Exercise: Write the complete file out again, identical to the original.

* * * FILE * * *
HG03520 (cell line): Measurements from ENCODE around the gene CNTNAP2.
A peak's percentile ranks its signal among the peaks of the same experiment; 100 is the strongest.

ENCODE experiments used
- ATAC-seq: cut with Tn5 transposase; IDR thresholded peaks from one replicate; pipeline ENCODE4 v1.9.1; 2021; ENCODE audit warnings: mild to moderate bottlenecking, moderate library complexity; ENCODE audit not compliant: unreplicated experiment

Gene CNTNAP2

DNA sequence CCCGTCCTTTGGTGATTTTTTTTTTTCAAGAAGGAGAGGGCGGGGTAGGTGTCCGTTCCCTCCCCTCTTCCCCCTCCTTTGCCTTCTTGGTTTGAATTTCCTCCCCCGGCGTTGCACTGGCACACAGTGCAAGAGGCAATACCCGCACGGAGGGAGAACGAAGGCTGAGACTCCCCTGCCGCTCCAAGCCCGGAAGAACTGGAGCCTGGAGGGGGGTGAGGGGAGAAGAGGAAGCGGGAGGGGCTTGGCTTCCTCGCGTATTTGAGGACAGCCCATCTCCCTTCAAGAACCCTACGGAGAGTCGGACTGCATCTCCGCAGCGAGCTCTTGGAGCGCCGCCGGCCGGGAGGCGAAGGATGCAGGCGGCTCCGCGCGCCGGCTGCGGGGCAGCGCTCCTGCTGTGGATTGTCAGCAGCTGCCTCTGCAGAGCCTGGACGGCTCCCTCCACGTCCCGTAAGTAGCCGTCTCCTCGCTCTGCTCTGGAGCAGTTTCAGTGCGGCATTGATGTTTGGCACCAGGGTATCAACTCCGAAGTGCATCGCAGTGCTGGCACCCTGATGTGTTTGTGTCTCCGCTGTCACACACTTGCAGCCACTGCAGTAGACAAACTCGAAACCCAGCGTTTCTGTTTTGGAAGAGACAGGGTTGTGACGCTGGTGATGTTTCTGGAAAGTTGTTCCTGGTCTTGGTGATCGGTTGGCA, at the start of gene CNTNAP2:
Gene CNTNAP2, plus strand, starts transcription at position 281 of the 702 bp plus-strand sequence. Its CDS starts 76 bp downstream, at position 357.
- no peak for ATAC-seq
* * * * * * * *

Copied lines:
HG03520 (cell line): Measurements from ENCODE around the gene CNTNAP2.
A peak's percentile ranks its signal among the peaks of the same experiment; 100 is the strongest.

ENCODE experiments used
- ATAC-seq: cut with Tn5 transposase; IDR thresholded peaks from one replicate; pipeline ENCODE4 v1.9.1; 2021; ENCODE audit warnings: mild to moderate bottlenecking, moderate library complexity; ENCODE audit not compliant: unreplicated experiment

Gene CNTNAP2

DNA sequence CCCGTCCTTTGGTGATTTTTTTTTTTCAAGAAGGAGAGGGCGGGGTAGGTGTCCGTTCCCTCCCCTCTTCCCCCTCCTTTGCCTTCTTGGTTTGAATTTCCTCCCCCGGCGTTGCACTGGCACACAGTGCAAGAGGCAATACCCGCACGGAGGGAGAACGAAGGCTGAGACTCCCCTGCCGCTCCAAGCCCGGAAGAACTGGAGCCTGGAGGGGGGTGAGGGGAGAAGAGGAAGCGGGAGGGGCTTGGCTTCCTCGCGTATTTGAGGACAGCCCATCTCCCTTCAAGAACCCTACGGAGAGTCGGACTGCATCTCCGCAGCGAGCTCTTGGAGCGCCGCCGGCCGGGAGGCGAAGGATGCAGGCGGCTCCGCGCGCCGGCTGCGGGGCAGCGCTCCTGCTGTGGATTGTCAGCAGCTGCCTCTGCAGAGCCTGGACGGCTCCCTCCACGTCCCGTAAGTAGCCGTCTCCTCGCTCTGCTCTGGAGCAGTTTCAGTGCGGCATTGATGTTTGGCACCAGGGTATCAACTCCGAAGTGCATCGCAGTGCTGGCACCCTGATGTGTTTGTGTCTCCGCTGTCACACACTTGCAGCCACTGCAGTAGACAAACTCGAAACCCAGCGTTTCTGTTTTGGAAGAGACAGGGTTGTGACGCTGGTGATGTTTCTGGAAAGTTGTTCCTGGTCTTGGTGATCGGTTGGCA, at the start of gene CNTNAP2:
Gene CNTNAP2, plus strand, starts transcription at position 281 of the 702 bp plus-strand sequence. Its CDS starts 76 bp downstream, at position 357.
- no peak for ATAC-seq